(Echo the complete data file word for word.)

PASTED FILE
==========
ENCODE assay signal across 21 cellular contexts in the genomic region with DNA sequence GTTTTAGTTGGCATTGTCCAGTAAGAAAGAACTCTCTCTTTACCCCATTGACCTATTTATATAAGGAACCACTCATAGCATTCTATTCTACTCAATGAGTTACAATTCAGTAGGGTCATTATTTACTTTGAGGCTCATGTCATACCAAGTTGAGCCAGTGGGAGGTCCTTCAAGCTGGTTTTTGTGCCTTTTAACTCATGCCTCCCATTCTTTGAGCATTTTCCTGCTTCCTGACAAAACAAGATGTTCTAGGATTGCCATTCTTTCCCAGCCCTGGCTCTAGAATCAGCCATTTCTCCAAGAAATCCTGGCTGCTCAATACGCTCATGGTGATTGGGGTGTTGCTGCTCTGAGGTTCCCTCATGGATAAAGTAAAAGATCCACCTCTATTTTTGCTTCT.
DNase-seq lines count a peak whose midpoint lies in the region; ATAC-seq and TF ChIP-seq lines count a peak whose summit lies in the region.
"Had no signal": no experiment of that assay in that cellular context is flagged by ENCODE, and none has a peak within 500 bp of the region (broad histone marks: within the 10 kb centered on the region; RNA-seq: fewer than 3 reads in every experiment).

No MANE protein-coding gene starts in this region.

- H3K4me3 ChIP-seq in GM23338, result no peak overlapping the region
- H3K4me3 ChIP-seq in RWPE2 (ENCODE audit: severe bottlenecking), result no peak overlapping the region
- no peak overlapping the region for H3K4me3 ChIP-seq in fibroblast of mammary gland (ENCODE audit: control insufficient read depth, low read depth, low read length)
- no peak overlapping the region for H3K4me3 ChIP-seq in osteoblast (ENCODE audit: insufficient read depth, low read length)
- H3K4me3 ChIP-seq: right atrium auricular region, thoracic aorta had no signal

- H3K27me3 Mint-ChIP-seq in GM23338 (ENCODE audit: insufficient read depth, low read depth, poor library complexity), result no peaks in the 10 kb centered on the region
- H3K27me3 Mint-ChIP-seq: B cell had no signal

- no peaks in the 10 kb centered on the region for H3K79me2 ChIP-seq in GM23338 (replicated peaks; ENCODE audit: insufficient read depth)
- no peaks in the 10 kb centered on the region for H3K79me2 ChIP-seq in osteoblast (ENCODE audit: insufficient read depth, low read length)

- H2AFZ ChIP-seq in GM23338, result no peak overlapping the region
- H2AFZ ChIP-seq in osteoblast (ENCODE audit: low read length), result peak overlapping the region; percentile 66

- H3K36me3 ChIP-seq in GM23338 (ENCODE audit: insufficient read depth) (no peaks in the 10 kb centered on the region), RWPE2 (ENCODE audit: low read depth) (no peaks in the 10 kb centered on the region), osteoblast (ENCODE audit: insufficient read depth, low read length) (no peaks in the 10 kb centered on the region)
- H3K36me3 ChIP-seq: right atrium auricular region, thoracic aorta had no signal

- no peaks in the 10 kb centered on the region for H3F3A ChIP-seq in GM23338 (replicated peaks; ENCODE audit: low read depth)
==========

ENCODE assay signal across 21 cellular contexts in the genomic region with DNA sequence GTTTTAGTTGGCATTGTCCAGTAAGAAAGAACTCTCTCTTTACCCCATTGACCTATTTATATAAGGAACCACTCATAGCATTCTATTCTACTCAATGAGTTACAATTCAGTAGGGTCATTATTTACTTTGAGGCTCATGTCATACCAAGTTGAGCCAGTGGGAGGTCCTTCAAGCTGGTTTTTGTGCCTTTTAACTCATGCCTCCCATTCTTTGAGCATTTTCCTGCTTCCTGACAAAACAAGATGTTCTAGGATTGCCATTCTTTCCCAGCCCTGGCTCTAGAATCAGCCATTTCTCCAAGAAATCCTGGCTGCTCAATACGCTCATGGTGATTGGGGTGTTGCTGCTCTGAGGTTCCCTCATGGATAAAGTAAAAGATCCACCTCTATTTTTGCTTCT.
DNase-seq lines count a peak whose midpoint lies in the region; ATAC-seq and TF ChIP-seq lines count a peak whose summit lies in the region.
"Had no signal": no experiment of that assay in that cellular context is flagged by ENCODE, and none has a peak within 500 bp of the region (broad histone marks: within the 10 kb centered on the region; RNA-seq: fewer than 3 reads in every experiment).

No MANE protein-coding gene starts in this region.

- H3K4me3 ChIP-seq in GM23338, result no peak overlapping the region
- H3K4me3 ChIP-seq in RWPE2 (ENCODE audit: severe bottlenecking), result no peak overlapping the region
- no peak overlapping the region for H3K4me3 ChIP-seq in fibroblast of mammary gland (ENCODE audit: control insufficient read depth, low read depth, low read length)
- no peak overlapping the region for H3K4me3 ChIP-seq in osteoblast (ENCODE audit: insufficient read depth, low read length)
- H3K4me3 ChIP-seq: right atrium auricular region, thoracic aorta had no signal

- H3K27me3 Mint-ChIP-seq in GM23338 (ENCODE audit: insufficient read depth, low read depth, poor library complexity), result no peaks in the 10 kb centered on the region
- H3K27me3 Mint-ChIP-seq: B cell had no signal

- no peaks in the 10 kb centered on the region for H3K79me2 ChIP-seq in GM23338 (replicated peaks; ENCODE audit: insufficient read depth)
- no peaks in the 10 kb centered on the region for H3K79me2 ChIP-seq in osteoblast (ENCODE audit: insufficient read depth, low read length)

- H2AFZ ChIP-seq in GM23338, result no peak overlapping the region
- H2AFZ ChIP-seq in osteoblast (ENCODE audit: low read length), result peak overlapping the region; percentile 66

- H3K36me3 ChIP-seq in GM23338 (ENCODE audit: insufficient read depth) (no peaks in the 10 kb centered on the region), RWPE2 (ENCODE audit: low read depth) (no peaks in the 10 kb centered on the region), osteoblast (ENCODE audit: insufficient read depth, low read length) (no peaks in the 10 kb centered on the region)
- H3K36me3 ChIP-seq: right atrium auricular region, thoracic aorta had no signal

- no peaks in the 10 kb centered on the region for H3F3A ChIP-seq in GM23338 (replicated peaks; ENCODE audit: low read depth)